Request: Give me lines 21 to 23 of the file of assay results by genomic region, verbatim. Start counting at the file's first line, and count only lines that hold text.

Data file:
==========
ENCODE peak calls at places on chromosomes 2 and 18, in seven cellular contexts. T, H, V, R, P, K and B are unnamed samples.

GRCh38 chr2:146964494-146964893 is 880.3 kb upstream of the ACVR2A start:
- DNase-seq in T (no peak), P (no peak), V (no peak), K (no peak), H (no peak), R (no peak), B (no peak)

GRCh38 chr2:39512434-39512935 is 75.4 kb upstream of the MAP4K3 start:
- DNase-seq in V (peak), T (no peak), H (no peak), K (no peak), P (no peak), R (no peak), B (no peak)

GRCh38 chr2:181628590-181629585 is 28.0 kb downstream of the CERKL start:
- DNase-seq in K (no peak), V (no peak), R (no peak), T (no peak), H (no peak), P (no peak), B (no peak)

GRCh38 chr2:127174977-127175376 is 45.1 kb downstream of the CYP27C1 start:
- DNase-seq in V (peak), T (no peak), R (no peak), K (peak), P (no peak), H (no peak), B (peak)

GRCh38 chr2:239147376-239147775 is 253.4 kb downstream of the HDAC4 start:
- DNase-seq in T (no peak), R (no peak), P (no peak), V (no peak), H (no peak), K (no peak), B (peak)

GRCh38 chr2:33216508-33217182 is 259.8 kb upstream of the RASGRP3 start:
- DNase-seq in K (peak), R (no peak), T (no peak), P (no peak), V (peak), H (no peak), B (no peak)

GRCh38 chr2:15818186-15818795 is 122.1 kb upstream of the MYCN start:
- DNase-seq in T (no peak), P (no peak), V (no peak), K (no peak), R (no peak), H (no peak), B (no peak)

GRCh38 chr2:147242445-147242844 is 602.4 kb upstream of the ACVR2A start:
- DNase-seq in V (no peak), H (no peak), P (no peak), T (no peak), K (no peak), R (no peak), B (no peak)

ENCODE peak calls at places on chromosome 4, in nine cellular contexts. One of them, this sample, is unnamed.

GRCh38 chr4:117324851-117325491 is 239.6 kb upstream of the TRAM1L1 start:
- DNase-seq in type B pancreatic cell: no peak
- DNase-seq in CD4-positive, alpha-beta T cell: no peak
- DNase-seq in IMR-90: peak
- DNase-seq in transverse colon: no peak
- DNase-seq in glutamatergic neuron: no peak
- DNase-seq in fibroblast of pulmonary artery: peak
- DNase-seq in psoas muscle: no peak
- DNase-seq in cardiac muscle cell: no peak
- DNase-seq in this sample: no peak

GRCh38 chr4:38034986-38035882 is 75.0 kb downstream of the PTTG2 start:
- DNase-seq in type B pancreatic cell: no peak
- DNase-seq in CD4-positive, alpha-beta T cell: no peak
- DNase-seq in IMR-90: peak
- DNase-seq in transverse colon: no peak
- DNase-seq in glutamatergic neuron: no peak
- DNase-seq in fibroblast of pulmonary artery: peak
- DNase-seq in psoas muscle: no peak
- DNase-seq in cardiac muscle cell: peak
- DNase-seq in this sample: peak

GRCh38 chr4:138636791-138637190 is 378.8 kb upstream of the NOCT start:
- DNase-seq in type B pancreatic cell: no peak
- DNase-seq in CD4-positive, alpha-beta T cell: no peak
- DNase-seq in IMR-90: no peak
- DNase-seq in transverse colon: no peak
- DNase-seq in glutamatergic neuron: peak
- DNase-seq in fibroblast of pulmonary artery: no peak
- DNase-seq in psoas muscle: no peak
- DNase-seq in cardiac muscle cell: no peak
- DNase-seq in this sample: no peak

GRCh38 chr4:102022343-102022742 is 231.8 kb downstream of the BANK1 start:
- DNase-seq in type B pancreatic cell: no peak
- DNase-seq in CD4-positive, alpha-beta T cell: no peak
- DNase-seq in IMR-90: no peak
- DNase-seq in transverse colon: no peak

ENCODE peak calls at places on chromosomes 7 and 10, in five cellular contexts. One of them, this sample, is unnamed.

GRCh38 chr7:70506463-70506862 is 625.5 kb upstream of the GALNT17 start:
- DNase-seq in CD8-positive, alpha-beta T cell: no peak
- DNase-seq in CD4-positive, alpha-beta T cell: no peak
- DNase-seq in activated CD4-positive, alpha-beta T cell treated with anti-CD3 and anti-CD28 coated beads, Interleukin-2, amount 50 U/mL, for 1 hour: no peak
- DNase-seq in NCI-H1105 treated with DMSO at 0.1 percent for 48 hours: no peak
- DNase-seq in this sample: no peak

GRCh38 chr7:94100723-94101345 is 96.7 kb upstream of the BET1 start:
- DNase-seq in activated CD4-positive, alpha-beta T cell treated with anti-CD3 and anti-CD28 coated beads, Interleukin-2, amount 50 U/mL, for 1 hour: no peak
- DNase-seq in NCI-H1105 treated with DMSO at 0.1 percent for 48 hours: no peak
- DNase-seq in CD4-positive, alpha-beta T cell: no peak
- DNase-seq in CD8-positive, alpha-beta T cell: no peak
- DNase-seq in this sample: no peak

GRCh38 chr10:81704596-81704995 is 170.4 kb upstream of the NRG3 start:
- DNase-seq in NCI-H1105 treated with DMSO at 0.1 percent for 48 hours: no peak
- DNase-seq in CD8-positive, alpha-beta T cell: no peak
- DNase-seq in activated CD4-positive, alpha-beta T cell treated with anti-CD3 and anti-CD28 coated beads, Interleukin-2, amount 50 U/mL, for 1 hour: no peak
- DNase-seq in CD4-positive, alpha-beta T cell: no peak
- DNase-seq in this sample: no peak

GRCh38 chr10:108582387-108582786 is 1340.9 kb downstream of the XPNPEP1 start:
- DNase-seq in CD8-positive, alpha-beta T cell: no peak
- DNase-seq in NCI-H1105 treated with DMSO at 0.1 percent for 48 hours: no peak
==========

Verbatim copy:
- DNase-seq in CD4-positive, alpha-beta T cell: no peak
- DNase-seq in IMR-90: peak
- DNase-seq in transverse colon: no peak